Plan for the Future

What Does Settling an Estate Mean?

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You may know in the back of your mind that someday you’ll be responsible for settling an estate of a parent, spouse, sibling or other loved one. But what does it mean to be named as an estate executor? What will you be responsible for doing either on your own or with professionals? Here is a general summary of the major responsibilities of the executor:

Pull things together and sort things out before you begin settling an estate.

Settling an estate starts with finding and collecting information about any estate planning documents the deceased persona, referred to as the decedent had. These documents appoint someone to handle the estate, care for minor or disabled dependents, identify estate assets and where they are located. Someone will also need to identify all of the property that will become the decedent’s estate.

Ensure estate fiduciaries have formal authority to act.

A fiduciary is someone the deceased had given power to act on their behalf, Examples include guardians, trustees and powers of attorney. In most cases, estate fiduciaries need to obtain formal authority to act. Typically, the fiduciary will file the applications and supporting documents required by local law with the proper court and then receive letters or orders from the court. The formal grant of authority then allows the estate fiduciaries to demand turnover of the decedent’s assets from third parties and to act on the decedent’s property the same as the decedent could have.

Resolve disputes and settle claims.

If family or friends challenge the decedent’s will or businesses pursue debt the decedent owed them, estate fiduciaries will resolve those issues in probate court, the special court that deals with administering estates. In addition, the estate fiduciaries will decide whether to pursue claims the decedent had against others.

Pay debts.

Any unpaid bills and ongoing contracts will need to be reviewed and either paid, compromised or rejected. If someone with a rejected claim wants to persist in seeking payment, an application may be filed in the probate court and the estate fiduciaries can oppose them. Probate proceedings impose shorter time limits on claimants to file their claims or be barred (i.e., lose the ability to enforce them). These shorter time limits are intended to support the quicker settlement of decedent’s estates.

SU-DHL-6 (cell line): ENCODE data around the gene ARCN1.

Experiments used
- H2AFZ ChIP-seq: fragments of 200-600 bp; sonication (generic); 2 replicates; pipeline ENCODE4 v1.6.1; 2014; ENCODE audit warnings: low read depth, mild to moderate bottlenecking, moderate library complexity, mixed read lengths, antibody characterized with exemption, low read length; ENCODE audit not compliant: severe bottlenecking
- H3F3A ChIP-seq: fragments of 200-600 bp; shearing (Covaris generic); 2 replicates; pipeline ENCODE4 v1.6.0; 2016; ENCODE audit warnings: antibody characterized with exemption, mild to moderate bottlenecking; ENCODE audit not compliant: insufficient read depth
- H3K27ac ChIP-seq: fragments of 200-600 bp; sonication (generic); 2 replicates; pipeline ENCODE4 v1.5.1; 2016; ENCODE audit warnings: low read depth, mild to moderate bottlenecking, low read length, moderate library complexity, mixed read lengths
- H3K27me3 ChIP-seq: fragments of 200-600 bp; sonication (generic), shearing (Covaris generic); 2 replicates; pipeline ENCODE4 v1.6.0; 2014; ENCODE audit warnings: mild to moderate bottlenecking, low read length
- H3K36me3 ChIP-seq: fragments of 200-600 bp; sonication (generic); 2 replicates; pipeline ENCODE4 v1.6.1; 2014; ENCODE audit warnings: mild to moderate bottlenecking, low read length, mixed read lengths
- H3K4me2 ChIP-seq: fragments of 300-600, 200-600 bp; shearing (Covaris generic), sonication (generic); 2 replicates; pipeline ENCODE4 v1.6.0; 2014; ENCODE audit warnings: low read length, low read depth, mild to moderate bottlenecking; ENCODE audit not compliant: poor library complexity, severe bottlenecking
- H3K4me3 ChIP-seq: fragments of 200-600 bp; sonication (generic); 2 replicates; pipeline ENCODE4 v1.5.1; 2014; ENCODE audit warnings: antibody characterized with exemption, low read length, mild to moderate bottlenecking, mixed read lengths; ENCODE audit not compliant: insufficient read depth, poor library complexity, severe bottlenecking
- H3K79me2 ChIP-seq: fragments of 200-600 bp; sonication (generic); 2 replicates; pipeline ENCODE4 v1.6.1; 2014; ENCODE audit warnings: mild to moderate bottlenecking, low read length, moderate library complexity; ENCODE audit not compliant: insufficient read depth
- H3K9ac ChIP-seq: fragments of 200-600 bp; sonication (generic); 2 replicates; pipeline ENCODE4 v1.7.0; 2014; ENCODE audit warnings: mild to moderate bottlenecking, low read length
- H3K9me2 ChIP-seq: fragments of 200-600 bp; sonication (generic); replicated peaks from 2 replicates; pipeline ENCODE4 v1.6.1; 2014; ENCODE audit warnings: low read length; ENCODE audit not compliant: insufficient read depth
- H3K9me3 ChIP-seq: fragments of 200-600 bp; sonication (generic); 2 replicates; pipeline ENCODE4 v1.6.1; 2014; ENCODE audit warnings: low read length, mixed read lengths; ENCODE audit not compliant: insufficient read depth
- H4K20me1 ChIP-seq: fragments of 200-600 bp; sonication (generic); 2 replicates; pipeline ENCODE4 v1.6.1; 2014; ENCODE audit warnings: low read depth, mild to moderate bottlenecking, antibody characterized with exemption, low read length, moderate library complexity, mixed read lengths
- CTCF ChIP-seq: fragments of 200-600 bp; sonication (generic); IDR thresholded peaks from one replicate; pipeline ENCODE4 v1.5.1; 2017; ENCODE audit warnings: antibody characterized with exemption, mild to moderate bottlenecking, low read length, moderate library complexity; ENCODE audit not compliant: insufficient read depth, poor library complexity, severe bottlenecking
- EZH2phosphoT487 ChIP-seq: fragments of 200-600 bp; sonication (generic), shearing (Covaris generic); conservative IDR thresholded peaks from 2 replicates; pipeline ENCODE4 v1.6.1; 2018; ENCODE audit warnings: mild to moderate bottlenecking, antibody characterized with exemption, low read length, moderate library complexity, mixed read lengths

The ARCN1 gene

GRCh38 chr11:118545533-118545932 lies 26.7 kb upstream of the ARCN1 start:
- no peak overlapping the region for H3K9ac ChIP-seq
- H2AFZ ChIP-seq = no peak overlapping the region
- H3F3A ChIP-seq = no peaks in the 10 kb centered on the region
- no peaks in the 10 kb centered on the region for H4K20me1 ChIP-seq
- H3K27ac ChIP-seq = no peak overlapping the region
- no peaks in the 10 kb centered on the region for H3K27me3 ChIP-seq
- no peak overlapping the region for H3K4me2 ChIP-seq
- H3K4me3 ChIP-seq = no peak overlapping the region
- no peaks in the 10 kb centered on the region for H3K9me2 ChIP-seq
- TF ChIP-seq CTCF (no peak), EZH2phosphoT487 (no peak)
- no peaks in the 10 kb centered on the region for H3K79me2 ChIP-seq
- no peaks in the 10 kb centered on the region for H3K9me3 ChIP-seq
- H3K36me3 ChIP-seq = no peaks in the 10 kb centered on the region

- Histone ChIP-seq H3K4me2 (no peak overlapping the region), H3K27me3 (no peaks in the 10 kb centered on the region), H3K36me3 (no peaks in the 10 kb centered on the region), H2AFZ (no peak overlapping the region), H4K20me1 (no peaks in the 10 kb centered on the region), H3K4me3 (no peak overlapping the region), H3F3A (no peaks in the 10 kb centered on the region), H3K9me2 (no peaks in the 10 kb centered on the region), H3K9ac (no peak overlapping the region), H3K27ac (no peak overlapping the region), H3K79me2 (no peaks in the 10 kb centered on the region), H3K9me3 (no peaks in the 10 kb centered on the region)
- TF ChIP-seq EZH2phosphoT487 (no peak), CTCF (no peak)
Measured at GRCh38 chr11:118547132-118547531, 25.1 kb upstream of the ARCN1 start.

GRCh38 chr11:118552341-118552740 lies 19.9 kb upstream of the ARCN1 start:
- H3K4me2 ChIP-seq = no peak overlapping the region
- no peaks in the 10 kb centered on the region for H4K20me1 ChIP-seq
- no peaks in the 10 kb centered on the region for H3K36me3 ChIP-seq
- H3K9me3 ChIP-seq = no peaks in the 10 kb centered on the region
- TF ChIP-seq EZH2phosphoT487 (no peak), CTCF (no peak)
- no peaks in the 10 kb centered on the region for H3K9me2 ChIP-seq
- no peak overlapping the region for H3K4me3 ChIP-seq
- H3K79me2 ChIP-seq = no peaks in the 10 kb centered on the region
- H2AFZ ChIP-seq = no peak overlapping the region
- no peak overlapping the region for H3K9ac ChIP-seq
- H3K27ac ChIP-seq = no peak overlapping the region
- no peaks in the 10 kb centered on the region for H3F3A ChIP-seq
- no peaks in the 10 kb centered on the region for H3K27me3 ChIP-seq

Pay taxes.

All applicable tax claims must be resolved before the estate is considered “closed.” Tax liabilities can include state or federal tax returns for the last year of the decedent’s life, as well as the decedent’s tax liability for enforceable taxes from prior years. The estate itself might have tax liability for income earned during the period of estate administration.

Some states may also impose a tax on the money or other assets (“inheritance”) people (“beneficiaries”) receive from the estate. This is known as an inheritance tax. Prior to the beneficiary receiving his inheritance, the estate fiduciaries will calculate and deduct the amount of the tax owed from the beneficiary’s inheritance.

Distribute inheritances.

Typically distributions are made after the estate’s taxes, debts and other liabilities are paid. In some instances, distributions include a specific piece of real estate or item of personal property; however, if the distribution is as a share of a common fund the fiduciary may have to sell some assets in order to have enough cash to create the fund.

Account and close the estate.

While estate fiduciaries are performing their financial duties while settling an estate, they will keep ongoing records of their transactions. As the property of the estate and the claims against the estate are resolved, the fiduciaries will need to bring these records together and make a final accounting of everything that was done.

Generally, probate rules require the preparation and filing of such accounting before the estate can be formally closed. Even if not formally required by such rules, estate fiduciaries will likely want to have such an accounting to provide to the estate’s heirs and beneficiaries as evidence that everything was handled properly.

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